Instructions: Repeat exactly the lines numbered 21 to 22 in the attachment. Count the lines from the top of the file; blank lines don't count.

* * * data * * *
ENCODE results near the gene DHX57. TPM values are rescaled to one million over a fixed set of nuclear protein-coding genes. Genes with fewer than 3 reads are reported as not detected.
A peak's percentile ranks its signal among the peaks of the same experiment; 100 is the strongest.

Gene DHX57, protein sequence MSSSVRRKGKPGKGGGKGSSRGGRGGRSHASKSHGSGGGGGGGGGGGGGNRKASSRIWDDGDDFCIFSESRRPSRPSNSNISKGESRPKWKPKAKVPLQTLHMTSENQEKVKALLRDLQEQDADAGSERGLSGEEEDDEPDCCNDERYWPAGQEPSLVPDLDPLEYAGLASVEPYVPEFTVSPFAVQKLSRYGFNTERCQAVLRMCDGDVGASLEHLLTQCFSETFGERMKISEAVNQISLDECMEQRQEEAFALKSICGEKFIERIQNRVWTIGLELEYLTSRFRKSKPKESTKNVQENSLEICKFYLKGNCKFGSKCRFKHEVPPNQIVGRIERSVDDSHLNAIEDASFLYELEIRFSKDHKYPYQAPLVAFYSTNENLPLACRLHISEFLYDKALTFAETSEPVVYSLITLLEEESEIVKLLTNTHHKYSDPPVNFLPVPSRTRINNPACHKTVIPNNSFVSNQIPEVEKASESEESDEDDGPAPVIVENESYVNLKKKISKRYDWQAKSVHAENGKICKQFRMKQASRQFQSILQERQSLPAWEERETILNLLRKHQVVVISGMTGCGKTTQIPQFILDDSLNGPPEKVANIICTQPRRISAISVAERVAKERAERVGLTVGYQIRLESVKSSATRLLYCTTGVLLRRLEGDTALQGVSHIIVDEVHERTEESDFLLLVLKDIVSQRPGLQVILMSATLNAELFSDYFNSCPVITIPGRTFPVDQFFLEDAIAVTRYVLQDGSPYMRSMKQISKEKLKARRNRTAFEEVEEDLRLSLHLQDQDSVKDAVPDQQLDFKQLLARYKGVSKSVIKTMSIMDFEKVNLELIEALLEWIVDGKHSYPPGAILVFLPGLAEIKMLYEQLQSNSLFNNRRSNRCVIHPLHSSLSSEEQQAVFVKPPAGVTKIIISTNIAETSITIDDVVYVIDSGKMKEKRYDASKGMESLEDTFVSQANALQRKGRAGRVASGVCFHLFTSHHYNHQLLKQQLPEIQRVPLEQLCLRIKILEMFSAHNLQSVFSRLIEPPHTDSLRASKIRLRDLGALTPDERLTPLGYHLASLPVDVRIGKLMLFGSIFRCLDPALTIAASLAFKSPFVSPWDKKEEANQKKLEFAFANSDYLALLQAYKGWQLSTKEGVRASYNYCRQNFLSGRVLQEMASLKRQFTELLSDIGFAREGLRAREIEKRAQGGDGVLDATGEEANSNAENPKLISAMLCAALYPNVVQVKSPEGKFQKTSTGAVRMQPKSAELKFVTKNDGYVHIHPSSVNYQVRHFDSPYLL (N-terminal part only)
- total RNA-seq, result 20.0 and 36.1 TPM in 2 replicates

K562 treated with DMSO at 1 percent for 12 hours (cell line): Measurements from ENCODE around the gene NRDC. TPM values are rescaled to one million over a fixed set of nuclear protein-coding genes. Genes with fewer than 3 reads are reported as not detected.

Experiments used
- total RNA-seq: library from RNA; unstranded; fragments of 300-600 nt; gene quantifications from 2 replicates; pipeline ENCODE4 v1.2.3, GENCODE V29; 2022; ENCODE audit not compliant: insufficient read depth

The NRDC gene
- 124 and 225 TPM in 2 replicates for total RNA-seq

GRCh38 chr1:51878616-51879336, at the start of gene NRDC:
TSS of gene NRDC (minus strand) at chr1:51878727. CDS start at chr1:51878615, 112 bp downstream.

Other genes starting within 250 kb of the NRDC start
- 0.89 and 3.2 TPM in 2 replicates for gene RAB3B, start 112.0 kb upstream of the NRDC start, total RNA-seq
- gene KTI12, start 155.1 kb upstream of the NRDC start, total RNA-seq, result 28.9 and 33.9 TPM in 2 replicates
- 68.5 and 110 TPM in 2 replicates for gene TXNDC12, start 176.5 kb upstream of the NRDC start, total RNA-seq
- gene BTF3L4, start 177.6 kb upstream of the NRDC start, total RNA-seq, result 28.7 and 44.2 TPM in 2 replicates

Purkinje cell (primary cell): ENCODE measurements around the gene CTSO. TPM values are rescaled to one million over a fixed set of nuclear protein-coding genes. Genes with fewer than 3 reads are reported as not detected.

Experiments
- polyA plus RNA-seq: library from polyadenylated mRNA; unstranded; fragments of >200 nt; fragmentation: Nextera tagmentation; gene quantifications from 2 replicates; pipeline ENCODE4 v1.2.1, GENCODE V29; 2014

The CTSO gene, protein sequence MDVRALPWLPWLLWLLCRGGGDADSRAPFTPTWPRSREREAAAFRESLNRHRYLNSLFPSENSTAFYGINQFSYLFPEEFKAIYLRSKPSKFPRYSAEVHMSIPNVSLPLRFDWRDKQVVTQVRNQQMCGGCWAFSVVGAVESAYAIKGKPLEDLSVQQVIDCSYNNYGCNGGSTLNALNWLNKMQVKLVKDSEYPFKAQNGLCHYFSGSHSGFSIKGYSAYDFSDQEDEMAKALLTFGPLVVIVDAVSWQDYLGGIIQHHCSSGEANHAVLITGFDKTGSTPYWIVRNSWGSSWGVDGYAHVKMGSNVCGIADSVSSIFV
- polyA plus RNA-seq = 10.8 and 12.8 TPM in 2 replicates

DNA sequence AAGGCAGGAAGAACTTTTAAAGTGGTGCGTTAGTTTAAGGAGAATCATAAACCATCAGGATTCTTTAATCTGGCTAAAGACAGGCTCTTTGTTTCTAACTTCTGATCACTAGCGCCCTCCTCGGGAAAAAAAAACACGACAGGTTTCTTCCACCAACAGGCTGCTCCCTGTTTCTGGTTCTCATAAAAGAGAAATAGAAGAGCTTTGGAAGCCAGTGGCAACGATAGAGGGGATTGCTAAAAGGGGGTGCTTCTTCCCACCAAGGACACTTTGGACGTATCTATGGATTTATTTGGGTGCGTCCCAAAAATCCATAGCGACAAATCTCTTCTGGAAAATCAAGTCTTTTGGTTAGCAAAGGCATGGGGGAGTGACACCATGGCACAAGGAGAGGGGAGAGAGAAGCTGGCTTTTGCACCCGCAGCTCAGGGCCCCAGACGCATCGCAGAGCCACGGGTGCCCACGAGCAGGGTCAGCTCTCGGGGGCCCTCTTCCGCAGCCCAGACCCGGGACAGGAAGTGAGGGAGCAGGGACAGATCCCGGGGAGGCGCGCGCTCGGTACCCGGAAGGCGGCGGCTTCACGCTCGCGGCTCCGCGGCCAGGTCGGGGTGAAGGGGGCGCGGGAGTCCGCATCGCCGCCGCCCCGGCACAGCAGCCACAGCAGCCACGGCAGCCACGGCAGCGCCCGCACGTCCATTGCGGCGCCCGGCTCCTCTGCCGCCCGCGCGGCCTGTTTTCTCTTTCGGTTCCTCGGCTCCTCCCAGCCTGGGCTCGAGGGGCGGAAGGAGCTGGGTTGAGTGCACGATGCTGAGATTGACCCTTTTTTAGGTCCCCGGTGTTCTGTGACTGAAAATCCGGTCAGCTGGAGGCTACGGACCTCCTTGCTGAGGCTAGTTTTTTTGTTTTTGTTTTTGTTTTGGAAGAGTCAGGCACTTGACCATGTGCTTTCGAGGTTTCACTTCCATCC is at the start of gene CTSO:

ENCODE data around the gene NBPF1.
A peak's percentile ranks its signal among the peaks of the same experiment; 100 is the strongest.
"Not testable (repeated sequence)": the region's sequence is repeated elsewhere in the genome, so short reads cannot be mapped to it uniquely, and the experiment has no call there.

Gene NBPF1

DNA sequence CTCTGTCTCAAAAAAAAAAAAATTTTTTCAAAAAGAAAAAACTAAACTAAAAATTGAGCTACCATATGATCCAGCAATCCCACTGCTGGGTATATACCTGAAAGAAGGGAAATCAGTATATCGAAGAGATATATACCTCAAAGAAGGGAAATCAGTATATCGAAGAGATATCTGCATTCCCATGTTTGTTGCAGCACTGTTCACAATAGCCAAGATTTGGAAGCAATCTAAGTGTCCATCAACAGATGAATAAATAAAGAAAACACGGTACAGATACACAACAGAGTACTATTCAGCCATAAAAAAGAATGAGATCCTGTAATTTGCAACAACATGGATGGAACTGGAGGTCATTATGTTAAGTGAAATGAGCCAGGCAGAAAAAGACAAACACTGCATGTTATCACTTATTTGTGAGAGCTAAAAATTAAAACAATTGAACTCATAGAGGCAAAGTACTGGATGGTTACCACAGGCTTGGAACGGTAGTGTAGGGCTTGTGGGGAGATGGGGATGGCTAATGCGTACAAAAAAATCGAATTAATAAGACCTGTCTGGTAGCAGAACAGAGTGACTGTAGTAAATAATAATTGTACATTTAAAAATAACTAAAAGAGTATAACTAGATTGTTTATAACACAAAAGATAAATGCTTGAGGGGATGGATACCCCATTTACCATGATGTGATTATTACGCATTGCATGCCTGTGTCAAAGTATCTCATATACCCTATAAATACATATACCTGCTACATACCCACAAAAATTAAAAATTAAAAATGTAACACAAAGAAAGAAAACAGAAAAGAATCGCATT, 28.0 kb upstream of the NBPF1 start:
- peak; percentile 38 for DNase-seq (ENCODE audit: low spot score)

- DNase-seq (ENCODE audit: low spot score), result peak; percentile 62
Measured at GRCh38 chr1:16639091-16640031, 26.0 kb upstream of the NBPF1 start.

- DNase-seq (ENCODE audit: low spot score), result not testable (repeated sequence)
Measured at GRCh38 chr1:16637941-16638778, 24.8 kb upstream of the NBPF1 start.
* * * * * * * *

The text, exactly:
- polyA plus RNA-seq = 10.8 and 12.8 TPM in 2 replicates

DNA sequence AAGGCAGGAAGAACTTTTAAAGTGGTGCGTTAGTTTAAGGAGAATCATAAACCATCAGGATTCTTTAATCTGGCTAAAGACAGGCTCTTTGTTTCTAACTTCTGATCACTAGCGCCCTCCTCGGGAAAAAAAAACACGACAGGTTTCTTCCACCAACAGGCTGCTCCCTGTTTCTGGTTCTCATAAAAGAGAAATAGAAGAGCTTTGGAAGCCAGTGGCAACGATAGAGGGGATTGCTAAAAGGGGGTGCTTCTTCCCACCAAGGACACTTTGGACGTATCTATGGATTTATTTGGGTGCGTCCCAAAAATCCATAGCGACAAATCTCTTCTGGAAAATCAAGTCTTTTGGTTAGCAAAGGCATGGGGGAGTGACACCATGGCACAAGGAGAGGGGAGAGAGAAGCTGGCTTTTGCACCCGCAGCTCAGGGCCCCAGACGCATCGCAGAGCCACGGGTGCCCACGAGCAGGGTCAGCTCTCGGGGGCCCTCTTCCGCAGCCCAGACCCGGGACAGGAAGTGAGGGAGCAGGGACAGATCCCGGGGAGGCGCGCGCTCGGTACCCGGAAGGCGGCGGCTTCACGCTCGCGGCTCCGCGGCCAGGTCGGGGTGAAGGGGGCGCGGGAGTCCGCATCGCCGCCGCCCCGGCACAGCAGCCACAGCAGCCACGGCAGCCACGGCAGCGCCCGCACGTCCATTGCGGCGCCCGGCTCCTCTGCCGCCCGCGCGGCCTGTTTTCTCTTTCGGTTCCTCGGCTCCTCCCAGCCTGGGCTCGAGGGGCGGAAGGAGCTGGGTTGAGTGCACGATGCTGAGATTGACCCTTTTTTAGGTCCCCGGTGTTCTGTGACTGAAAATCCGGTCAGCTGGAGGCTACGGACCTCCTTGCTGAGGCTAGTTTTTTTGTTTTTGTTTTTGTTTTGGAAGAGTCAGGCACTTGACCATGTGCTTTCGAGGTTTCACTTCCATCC is at the start of gene CTSO: